Controlling Christmas party risks is a year-round activity

Every year, around this time, law firms and OHS regulators release statements and good OHS advice about the risks of Christmas and end-of-year work parties.  But companies who wait until now to introduce control measures and policies for the risks of occupational violence, sexual harassment and reputational damage have, largely, missed the opportunity to effectively manage these risks.

The need to enforce safe behaviours at work functions is not a seasonal process but one that is integral to the establishment of a safe workplace culture the year round.  This is not to say that a friendly reminder is not useful but, if managed well, it should be nothing more than a reminder.

Of all the OHS advice for parties, Workplace Health & Safety Queensland is most succinct:

  • “remind staff about workplace policies in particular bullying, sexual harassment and discrimination
  • serve alcohol responsibly
  • provide food and non-alcoholic drinks
  • ensure underage staff are not served alcohol
  • choose a safe venue with access to public transport, provide cab vouchers and encourage nominated ‘non-drinking’ drivers
  • ensure wait staff are briefed on limiting or denying alcohol to intoxicated staff
  • make it clear to staff that the employer’s responsibility ceases at the end of the function and if staff choose to continue the evening, that they are responsible for their own safety
  • managers should set the example by drinking responsibly.”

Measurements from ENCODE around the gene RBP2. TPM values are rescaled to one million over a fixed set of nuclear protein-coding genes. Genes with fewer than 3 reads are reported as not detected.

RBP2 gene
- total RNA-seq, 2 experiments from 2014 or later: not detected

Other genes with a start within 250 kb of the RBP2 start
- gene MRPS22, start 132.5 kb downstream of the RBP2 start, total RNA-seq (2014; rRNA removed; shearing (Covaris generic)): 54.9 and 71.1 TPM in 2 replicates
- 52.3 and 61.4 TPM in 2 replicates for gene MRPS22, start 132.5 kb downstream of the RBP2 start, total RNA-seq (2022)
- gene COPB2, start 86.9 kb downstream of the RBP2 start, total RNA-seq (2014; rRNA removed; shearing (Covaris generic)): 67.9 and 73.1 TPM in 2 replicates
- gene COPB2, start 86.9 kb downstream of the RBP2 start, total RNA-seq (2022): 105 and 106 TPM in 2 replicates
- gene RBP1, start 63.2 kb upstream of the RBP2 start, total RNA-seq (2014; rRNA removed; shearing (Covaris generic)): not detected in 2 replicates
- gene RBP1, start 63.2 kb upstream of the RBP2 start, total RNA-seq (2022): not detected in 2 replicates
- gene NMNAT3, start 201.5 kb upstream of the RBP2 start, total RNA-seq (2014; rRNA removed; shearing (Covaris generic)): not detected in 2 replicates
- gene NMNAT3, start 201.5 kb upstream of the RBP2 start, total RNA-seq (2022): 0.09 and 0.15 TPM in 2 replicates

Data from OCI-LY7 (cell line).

Some companies support these measures by issuing each staff member a taxi voucher for use to and from the Christmas function.  This is a simple control measure that is very effective.  Some companies may be concerned that such a voucher system could be abused but there are ways of managing this risk.  Perhaps, the vouchers could be valid for a strictly limited time.  Perhaps only one voucher is issued for the trip to the function and additional vouchers, for the return trip, are available at the event.

A major benefit from such a process is that employers feel valued and the belive that the company is so concerned about their safety that it is willing to invest money.  To a large extent such a message is worth far more than any safety-themed gift that the employees may otherwise receive.

What should not be projected is that these safety guidelines are implemented  to reduce legal or risk exposure  as this can “suck the fun out” of the event.  The control measures must be implemented with a positive attitude to reinforce employee sfatey.  In this way, the function is already half-way to being a success.

Kevin Jones

reservoir, victoria, australia

2 thoughts on “Controlling Christmas party risks is a year-round activity”

  1. I agree, advice like this needs to be suggested more often!

    Although many workplaces are believed to be safe and responsible for their employees, there are many precautions that are still being missed at work! The 1974 Health and Safety at Work Act, puts responsibilities on employers to ensure the Health Safety and Welfare of all their employees. However what some corporations don\’t understand is that this duty also extends to any other person who may come into contact with the company or situations such as these (The christmas work party)


  2. Great advice, yet even with all these and move effective risk control processes in place, companies can still be \”burned\” at company sponsored functions.

    A client had all this in place and an employee slipped over at a Christmas function. No injury, breaks, swelling, bruising or cuts of any kind, just a bruised ego.

    Nearly two years later – a workers compensation claim was lodged for this injury. Guess which client will not be having a Christmas party!

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